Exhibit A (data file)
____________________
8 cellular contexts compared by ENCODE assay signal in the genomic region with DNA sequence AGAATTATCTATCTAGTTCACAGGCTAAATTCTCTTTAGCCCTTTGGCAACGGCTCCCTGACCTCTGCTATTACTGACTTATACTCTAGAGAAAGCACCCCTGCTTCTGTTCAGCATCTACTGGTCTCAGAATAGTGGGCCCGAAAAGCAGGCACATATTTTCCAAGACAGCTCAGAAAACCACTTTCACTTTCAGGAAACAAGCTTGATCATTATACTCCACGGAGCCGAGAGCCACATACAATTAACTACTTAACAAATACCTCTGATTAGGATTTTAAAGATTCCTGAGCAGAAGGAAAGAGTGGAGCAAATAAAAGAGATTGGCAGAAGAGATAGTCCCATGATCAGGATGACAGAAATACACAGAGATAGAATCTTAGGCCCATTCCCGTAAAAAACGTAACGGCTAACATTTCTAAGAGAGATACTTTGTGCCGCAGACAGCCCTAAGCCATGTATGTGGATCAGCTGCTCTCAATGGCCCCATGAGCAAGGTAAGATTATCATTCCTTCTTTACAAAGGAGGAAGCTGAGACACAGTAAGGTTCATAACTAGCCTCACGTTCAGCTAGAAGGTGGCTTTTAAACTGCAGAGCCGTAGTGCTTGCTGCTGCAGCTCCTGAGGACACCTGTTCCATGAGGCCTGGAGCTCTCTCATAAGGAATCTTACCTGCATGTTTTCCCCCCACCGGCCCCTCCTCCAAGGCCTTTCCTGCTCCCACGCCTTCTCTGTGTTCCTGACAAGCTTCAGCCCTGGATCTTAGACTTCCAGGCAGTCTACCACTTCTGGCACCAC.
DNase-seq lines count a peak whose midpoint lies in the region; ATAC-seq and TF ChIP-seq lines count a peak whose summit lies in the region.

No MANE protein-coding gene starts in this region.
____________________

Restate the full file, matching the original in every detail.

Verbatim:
8 cellular contexts compared by ENCODE assay signal in the genomic region with DNA sequence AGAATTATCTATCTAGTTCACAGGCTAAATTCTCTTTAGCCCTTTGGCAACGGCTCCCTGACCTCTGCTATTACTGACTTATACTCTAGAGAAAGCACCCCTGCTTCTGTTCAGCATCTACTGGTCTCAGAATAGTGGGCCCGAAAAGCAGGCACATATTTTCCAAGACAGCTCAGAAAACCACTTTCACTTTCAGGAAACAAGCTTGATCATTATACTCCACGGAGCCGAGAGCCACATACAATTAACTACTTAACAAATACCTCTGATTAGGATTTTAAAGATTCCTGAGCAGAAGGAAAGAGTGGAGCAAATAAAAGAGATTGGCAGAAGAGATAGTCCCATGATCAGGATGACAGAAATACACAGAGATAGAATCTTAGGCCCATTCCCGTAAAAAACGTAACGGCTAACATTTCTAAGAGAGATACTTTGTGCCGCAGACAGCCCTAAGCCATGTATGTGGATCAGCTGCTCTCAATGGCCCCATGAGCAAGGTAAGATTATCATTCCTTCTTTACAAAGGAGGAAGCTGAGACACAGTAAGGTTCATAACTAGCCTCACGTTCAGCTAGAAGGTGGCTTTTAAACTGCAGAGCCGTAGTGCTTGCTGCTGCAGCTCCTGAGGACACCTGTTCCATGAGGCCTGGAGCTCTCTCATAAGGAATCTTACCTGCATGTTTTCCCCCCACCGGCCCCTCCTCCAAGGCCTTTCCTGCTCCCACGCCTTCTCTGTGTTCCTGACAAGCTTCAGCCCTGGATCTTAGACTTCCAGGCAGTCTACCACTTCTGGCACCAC.
DNase-seq lines count a peak whose midpoint lies in the region; ATAC-seq and TF ChIP-seq lines count a peak whose summit lies in the region.

No MANE protein-coding gene starts in this region.